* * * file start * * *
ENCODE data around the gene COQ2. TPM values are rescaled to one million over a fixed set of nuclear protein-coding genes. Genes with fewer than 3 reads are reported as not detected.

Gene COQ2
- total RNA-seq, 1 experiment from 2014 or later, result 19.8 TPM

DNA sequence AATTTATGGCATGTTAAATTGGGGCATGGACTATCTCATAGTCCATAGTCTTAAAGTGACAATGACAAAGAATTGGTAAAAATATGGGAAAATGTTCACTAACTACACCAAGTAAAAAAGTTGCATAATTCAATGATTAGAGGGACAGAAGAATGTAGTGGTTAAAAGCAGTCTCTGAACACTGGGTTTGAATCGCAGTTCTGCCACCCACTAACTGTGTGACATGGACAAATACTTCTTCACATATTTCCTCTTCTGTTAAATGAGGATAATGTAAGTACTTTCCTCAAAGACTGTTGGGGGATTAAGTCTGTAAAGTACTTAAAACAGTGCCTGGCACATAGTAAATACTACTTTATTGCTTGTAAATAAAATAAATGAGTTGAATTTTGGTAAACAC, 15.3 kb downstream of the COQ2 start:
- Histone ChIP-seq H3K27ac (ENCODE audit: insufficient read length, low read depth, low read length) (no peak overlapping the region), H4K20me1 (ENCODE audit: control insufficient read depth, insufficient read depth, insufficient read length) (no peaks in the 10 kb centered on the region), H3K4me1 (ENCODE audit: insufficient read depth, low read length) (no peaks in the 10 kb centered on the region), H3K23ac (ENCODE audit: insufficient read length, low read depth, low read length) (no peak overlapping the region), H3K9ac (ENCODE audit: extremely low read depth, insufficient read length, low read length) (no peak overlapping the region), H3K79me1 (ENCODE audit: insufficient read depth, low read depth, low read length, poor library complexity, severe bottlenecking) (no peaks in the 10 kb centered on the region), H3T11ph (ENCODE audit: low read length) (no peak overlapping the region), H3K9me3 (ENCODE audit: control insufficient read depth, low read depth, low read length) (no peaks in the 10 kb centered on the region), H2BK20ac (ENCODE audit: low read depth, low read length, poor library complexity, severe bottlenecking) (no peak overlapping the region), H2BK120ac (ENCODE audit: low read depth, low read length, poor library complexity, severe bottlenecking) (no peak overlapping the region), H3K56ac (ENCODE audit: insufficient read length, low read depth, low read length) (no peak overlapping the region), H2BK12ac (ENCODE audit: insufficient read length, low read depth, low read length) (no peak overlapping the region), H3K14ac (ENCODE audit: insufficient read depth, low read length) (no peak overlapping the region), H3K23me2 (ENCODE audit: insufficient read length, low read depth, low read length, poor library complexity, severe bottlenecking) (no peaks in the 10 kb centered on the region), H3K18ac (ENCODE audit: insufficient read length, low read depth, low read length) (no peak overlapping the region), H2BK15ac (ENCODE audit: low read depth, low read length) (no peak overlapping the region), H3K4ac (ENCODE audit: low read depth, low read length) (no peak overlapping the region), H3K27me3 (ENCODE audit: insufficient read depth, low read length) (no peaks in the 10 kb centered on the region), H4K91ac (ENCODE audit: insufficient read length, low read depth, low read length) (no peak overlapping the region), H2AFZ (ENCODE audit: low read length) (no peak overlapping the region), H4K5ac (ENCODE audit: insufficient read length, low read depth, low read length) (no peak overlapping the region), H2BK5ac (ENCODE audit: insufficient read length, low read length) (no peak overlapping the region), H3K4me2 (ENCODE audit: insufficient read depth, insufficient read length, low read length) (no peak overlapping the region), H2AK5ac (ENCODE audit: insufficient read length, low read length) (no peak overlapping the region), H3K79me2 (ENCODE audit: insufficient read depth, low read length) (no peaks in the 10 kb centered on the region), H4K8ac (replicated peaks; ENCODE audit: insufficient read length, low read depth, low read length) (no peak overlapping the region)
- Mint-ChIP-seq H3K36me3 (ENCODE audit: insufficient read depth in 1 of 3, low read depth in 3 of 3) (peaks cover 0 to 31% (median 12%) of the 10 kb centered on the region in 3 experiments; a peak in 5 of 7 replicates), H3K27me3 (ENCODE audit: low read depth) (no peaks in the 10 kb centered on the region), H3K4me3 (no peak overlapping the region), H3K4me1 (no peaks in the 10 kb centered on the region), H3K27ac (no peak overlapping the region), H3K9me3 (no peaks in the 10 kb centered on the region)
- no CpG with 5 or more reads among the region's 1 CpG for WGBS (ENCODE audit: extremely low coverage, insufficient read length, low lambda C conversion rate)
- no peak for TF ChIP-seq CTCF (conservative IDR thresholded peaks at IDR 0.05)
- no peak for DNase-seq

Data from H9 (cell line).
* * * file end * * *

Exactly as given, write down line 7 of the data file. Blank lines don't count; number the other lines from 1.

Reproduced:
- no CpG with 5 or more reads among the region's 1 CpG for WGBS (ENCODE audit: extremely low coverage, insufficient read length, low lambda C conversion rate)